Employment Matters - July 2019

Employment Matters - July 2019's Tags

Tags related to this article

Employment Matters - July 2019

Published 3 julio 2019

DAC Beachcroft's Employment Matters focuses on some of the most interesting cases and events occurring within the Employment Law sector.

DSAR responses: High Court decides paper files need to be considered, and gives guidance on reasonable and proportionate searches (as well as legal professional privilege)

In this case the High Court (in a remitted hearing from the Court of Appeal) looked at whether a law firm had complied with data subject access requests from a beneficiary of a Bahamian law discretionary trust. The case has significant implications for employer responding to employee DSARs.

Read more

Collective Bargaining: Unlawful inducement

A one-off direct offer to employees bypassing collective bargaining was not an unlawful inducement.

Read more

Right to Privacy: Employer's reliance in dismissal procedure on material found by police on an employee's phone was not a breach of the employee's right to privacy

An employer who, when deciding to dismiss an employee, relied on material found on an employee’s phone during a police investigation into allegations of harassment, had not breached his right to privacy.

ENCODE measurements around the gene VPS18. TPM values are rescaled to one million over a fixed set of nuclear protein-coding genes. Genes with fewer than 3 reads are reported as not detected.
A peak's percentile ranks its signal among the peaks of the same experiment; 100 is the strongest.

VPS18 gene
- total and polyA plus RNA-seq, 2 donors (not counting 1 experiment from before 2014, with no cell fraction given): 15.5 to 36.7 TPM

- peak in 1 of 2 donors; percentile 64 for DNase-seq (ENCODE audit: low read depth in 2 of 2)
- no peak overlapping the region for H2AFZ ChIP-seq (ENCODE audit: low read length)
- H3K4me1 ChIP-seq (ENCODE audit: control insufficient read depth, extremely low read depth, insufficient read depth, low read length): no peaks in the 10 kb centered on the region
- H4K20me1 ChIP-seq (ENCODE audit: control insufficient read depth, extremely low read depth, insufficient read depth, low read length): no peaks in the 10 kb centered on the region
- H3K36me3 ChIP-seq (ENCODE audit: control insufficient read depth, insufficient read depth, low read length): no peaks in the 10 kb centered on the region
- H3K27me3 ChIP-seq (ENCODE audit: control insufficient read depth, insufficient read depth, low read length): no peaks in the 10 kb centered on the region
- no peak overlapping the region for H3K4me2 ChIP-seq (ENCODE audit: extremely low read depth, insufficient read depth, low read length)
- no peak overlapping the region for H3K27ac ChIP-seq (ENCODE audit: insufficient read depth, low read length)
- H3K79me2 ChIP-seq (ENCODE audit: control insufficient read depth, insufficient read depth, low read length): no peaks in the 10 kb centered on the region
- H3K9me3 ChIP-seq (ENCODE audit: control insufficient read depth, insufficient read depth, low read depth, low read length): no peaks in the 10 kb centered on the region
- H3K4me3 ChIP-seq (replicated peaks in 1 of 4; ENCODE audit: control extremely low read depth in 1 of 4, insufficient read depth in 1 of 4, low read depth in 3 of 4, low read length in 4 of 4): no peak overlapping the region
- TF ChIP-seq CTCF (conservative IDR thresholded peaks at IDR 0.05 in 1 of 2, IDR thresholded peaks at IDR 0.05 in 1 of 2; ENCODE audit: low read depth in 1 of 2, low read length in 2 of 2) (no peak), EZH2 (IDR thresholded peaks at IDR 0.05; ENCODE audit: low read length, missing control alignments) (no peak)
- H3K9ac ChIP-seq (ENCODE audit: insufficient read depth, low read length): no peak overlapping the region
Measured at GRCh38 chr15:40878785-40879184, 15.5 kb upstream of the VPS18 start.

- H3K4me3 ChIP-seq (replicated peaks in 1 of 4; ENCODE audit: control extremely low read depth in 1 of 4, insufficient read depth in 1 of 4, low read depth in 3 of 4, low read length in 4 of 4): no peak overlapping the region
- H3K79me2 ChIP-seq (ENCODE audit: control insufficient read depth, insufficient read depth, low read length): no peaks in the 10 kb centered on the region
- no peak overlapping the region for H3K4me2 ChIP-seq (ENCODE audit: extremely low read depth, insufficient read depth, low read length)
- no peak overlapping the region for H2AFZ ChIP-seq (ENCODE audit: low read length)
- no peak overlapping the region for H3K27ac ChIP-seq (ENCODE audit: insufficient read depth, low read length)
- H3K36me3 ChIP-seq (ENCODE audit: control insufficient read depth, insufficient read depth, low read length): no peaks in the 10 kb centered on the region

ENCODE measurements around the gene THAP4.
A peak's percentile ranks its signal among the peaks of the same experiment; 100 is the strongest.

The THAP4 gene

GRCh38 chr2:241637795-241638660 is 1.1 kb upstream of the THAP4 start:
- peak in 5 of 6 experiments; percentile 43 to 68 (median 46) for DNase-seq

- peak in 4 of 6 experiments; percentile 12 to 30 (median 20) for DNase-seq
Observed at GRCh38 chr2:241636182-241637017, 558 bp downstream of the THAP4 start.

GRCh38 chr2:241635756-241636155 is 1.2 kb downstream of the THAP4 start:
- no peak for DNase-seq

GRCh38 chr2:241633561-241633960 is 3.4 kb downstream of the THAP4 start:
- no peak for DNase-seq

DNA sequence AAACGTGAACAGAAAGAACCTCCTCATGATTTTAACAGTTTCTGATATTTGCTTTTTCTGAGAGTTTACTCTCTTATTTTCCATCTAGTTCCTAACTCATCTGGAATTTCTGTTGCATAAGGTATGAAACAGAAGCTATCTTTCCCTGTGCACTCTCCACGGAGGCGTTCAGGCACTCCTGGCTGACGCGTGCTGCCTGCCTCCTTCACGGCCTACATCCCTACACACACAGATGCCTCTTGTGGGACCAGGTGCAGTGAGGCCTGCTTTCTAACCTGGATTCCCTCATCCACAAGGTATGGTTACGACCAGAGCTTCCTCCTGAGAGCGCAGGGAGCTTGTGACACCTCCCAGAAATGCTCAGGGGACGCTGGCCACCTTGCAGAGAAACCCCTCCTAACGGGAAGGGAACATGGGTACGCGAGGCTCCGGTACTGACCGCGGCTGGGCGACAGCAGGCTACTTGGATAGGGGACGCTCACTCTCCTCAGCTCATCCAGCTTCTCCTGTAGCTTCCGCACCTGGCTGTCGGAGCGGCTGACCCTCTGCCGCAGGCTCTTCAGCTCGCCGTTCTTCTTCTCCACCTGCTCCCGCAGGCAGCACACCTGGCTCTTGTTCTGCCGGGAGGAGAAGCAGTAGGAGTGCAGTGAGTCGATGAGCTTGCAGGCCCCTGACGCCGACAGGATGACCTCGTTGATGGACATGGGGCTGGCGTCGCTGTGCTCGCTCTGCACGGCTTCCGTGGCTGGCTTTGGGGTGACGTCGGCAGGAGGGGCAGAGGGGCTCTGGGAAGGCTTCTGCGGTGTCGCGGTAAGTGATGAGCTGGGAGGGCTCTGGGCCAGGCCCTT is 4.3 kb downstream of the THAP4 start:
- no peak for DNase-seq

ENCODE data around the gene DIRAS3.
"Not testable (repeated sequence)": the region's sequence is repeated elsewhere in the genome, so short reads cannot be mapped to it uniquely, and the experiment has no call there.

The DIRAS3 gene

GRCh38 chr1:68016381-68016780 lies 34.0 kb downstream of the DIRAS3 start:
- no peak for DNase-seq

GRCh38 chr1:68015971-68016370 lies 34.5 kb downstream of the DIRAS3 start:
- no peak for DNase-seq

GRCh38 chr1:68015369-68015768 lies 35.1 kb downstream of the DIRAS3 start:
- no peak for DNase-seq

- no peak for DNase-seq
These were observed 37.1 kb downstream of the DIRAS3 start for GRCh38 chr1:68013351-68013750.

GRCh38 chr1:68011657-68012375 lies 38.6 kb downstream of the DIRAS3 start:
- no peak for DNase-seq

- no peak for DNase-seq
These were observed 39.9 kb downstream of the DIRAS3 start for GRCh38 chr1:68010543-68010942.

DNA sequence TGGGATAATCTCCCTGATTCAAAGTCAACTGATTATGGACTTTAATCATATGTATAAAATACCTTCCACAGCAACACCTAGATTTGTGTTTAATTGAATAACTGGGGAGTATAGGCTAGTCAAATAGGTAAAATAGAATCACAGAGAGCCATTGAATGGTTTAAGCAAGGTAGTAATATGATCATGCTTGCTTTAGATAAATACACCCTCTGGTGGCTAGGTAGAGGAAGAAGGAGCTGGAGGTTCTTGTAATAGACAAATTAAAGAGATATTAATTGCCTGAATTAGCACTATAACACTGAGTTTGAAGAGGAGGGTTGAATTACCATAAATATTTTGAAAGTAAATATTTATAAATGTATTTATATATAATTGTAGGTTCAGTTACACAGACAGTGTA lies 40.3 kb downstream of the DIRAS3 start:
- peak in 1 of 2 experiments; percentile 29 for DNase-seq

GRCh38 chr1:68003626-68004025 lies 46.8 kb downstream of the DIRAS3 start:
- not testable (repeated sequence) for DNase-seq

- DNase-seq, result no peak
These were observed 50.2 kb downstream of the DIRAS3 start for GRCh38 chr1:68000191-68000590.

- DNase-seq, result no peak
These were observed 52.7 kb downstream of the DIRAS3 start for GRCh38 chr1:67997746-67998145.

Read more

Disability Discrimination: Perceived disability

An employer’s refusal to accept a request from a serving police offer to transfer because it thought she would end up on restricted duties because her hearing was below the police’s recruitment standard was discrimination because of a perceived disability.

Read more

Court of Appeal confirms regular voluntary overtime should be included in holiday pay

The Court of Appeal has upheld the Employment Appeal Tribunal (EAT) decision in Flowers v East of England Ambulance Trust. It has confirmed that voluntary overtime should be included in the first four weeks holiday pay so long as such payments are sufficiently regular and settled enough to amount to "normal" pay.

Read more

Discrimination? No discrimination where shared parental leave pay and enhanced maternity pay are not paid at the same level

If you offer enhanced maternity pay do you also have to enhance shared parental leave pay? On 11 April the Employment Appeal Tribunal (EAT) clarified that employers which enhance maternity pay for the first 14 weeks but not shared parental pay do not directly discriminate against men.

Read more

 

 

Authors

Ceri Fuller

Ceri Fuller

London - Walbrook

+44 (0)20 7894 6583

< Back to articles